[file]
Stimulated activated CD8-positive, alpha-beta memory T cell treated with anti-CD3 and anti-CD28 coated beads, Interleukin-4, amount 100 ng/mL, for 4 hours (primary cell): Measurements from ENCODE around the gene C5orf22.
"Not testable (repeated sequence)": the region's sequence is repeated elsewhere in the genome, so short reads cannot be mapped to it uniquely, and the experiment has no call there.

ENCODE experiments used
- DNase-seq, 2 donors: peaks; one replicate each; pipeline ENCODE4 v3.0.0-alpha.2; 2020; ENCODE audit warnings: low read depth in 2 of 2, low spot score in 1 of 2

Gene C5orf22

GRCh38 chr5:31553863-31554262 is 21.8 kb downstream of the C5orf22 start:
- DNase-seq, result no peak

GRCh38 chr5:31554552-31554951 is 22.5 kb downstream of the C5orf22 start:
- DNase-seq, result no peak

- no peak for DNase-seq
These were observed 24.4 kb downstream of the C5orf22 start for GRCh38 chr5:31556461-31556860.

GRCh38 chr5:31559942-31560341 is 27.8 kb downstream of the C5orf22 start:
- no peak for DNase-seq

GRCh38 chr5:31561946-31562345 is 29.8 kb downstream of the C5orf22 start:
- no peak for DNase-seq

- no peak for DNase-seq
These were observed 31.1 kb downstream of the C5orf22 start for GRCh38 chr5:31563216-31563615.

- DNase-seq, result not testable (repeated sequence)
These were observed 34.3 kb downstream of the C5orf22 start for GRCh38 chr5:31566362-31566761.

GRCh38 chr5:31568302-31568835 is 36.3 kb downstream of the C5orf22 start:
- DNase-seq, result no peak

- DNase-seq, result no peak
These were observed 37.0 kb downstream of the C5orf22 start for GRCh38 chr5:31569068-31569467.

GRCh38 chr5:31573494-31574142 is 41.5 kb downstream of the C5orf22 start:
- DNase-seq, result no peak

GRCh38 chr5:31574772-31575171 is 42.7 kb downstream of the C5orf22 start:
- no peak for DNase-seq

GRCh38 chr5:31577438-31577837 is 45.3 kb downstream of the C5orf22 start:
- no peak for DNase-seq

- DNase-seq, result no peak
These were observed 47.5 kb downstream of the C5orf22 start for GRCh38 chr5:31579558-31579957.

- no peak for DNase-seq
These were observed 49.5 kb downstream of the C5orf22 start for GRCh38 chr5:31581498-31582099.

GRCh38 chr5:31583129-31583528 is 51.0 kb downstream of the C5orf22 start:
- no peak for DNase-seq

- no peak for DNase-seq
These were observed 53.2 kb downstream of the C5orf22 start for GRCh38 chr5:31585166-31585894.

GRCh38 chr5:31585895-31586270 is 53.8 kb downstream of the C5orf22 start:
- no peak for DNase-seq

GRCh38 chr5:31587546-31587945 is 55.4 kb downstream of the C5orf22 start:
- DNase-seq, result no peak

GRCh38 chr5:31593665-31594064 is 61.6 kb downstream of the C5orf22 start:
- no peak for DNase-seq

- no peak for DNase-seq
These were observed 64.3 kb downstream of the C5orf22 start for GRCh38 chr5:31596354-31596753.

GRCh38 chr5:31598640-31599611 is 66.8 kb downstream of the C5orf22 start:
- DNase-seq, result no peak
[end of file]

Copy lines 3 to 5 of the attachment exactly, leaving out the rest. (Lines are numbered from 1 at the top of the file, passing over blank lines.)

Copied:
ENCODE experiments used
- DNase-seq, 2 donors: peaks; one replicate each; pipeline ENCODE4 v3.0.0-alpha.2; 2020; ENCODE audit warnings: low read depth in 2 of 2, low spot score in 1 of 2

Gene C5orf22